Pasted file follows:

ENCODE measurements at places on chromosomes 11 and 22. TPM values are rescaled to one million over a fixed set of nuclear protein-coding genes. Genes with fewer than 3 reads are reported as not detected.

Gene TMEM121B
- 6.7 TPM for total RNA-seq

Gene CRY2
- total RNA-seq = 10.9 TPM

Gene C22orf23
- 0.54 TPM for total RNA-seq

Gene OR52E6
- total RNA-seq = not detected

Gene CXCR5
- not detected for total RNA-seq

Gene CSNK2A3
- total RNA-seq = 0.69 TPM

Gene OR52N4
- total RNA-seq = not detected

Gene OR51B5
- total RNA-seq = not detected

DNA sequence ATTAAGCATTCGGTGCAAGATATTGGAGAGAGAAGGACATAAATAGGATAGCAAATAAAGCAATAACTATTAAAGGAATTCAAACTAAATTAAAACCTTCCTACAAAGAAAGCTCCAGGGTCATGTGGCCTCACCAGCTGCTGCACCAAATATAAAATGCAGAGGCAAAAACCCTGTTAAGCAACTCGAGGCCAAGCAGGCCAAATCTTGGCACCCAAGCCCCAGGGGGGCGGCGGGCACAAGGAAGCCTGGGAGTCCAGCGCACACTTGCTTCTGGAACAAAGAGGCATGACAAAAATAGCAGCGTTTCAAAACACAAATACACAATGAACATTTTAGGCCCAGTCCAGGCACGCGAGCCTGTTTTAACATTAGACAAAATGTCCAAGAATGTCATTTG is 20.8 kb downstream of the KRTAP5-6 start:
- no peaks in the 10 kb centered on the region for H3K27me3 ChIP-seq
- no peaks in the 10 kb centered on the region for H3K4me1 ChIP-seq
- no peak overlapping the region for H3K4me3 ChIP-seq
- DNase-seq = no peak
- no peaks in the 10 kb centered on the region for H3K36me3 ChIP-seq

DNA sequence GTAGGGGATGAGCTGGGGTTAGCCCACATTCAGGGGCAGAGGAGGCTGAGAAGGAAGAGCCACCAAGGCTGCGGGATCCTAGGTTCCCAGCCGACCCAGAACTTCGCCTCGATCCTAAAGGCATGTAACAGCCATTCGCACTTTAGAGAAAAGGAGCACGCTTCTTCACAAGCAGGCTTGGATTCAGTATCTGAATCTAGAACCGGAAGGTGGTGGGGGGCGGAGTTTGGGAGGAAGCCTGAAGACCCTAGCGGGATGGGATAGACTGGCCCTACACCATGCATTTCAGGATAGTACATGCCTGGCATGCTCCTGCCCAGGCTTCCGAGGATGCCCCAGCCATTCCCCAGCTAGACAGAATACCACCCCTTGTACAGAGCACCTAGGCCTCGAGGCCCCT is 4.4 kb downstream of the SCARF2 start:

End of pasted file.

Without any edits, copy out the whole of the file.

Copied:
ENCODE measurements at places on chromosomes 11 and 22. TPM values are rescaled to one million over a fixed set of nuclear protein-coding genes. Genes with fewer than 3 reads are reported as not detected.

Gene TMEM121B
- 6.7 TPM for total RNA-seq

Gene CRY2
- total RNA-seq = 10.9 TPM

Gene C22orf23
- 0.54 TPM for total RNA-seq

Gene OR52E6
- total RNA-seq = not detected

Gene CXCR5
- not detected for total RNA-seq

Gene CSNK2A3
- total RNA-seq = 0.69 TPM

Gene OR52N4
- total RNA-seq = not detected

Gene OR51B5
- total RNA-seq = not detected

DNA sequence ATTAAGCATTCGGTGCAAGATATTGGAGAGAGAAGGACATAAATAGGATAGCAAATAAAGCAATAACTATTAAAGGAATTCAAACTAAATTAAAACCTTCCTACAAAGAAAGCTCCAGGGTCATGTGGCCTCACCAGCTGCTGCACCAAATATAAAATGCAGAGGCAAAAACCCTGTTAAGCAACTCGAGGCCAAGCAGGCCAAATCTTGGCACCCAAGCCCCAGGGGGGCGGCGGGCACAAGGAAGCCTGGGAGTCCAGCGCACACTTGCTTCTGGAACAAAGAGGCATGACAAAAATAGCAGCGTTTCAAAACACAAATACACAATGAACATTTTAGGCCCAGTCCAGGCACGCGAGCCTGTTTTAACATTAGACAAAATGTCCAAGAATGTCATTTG is 20.8 kb downstream of the KRTAP5-6 start:
- no peaks in the 10 kb centered on the region for H3K27me3 ChIP-seq
- no peaks in the 10 kb centered on the region for H3K4me1 ChIP-seq
- no peak overlapping the region for H3K4me3 ChIP-seq
- DNase-seq = no peak
- no peaks in the 10 kb centered on the region for H3K36me3 ChIP-seq

DNA sequence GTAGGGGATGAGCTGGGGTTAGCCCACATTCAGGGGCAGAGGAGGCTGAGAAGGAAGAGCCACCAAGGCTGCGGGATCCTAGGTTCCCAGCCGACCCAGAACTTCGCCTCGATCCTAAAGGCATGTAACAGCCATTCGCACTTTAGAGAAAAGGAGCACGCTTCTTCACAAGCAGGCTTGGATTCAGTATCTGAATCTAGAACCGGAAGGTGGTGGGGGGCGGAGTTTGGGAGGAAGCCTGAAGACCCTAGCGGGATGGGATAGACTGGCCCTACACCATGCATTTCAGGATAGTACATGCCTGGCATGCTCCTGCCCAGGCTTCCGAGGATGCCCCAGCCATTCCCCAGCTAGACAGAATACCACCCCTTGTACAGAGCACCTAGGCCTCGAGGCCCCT is 4.4 kb downstream of the SCARF2 start: